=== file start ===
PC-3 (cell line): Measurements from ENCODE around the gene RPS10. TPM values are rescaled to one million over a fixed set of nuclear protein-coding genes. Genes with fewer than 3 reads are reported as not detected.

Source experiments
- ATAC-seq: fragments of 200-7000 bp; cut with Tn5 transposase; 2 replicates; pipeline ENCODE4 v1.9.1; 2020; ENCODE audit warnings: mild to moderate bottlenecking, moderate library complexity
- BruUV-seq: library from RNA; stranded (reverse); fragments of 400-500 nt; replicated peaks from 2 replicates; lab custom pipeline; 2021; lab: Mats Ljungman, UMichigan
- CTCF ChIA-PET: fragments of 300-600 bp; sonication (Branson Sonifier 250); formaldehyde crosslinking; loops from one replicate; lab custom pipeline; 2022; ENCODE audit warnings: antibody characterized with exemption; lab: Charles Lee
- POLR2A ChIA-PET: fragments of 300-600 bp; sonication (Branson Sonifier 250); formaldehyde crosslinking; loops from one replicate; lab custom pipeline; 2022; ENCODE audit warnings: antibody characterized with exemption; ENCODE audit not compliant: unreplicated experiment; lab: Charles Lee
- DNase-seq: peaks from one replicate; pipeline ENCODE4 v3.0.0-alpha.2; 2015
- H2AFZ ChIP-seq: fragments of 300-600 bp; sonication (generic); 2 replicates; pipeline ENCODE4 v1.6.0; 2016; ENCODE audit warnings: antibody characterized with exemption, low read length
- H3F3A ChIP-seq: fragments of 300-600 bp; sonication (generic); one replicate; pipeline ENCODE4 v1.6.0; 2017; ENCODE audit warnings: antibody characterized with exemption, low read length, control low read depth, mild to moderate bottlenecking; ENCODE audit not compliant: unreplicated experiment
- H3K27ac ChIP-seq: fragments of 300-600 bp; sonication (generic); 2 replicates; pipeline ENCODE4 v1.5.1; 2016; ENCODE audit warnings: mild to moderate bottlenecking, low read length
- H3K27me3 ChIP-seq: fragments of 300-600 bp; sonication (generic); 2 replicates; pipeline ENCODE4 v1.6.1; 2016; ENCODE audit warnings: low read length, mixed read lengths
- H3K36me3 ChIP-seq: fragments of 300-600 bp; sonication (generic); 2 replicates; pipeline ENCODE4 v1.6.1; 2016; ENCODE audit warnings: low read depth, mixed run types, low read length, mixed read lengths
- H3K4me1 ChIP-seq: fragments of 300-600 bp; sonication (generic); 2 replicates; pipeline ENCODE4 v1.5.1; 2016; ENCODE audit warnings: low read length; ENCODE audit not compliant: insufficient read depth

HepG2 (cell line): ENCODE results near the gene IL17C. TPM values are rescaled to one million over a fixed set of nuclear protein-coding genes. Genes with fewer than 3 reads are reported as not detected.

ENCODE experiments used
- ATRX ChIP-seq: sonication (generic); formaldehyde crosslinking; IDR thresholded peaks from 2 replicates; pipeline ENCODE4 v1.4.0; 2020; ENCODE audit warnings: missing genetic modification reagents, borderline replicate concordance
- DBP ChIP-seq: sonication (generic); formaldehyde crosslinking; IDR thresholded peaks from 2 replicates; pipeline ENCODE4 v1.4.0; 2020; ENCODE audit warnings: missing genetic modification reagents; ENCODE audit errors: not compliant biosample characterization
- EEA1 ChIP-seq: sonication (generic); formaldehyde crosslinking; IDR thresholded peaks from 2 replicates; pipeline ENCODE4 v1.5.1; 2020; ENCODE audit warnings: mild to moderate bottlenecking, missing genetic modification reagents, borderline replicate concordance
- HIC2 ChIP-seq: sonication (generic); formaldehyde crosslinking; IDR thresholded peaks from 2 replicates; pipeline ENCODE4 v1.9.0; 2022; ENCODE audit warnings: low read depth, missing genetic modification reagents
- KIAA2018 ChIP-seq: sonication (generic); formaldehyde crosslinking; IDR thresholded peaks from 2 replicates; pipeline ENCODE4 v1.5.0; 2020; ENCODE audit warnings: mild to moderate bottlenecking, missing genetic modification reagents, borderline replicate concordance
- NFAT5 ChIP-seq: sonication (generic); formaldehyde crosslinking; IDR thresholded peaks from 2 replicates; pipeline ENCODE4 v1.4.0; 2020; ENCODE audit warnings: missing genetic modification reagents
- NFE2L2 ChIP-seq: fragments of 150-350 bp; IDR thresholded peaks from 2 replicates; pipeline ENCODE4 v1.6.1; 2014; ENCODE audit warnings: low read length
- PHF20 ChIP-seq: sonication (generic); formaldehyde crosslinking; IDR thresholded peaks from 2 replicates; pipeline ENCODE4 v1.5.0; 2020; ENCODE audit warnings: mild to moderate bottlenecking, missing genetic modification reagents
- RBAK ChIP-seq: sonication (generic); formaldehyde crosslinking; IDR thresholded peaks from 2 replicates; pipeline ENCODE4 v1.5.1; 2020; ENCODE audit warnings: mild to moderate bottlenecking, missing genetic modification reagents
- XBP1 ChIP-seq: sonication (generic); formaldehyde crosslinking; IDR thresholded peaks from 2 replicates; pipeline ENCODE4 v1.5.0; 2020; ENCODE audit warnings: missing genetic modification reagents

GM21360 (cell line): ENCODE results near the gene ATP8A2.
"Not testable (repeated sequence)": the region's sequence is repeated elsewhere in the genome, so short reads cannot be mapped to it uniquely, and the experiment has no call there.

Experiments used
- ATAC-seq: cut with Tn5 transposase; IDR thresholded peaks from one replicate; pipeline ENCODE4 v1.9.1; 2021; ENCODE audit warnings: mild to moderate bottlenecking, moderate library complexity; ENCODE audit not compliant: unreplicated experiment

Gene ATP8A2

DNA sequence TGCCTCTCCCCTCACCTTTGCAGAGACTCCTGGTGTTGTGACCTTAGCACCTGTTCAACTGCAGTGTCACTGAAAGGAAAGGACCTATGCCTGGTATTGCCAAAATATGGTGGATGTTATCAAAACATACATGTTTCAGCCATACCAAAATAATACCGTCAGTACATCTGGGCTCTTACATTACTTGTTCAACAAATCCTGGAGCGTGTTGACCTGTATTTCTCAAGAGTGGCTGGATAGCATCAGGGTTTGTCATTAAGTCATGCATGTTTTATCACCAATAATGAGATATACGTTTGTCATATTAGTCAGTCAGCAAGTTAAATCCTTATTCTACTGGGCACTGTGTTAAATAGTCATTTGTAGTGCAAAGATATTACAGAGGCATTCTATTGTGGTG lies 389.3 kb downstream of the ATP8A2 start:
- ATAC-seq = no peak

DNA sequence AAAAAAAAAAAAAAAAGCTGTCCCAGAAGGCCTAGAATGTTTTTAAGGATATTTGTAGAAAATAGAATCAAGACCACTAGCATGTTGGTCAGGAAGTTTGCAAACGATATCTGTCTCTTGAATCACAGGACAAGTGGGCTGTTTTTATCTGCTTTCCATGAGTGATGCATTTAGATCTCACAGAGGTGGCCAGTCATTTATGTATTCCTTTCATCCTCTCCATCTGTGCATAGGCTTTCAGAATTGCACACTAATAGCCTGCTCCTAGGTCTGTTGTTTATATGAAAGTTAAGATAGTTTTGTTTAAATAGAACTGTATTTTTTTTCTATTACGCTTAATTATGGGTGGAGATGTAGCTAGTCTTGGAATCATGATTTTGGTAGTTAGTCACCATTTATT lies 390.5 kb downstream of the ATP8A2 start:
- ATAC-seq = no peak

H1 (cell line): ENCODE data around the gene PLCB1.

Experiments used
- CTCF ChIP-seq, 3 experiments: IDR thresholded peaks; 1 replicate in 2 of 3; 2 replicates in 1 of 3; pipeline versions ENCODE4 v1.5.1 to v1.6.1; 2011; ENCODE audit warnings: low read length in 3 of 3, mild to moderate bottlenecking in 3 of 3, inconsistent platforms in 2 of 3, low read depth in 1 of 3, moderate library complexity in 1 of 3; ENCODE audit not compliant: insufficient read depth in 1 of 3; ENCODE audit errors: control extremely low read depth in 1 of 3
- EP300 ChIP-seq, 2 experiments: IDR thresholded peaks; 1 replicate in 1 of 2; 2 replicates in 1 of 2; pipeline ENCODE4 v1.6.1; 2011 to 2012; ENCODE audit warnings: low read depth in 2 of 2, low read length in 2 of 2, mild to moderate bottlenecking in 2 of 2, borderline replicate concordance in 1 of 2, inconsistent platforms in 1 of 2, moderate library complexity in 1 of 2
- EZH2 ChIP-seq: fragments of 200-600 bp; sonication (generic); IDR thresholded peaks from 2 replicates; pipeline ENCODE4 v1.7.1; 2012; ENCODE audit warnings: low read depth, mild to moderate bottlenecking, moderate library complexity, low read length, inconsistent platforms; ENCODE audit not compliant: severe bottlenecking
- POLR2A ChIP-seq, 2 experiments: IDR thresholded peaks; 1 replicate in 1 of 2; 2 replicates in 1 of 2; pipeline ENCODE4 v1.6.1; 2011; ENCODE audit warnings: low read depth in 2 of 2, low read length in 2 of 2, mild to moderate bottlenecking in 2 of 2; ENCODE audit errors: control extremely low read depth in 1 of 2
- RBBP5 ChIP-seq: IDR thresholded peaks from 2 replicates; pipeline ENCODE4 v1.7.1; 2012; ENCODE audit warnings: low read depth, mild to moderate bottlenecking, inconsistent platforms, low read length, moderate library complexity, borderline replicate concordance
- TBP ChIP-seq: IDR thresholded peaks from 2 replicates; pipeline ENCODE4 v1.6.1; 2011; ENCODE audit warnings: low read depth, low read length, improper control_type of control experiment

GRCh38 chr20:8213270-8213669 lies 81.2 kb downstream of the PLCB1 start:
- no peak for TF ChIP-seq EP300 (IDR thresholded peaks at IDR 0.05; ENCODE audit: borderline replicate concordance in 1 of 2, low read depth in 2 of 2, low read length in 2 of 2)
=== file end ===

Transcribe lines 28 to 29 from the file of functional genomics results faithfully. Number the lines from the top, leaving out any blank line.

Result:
Experiments used
- ATAC-seq: cut with Tn5 transposase; IDR thresholded peaks from one replicate; pipeline ENCODE4 v1.9.1; 2021; ENCODE audit warnings: mild to moderate bottlenecking, moderate library complexity; ENCODE audit not compliant: unreplicated experiment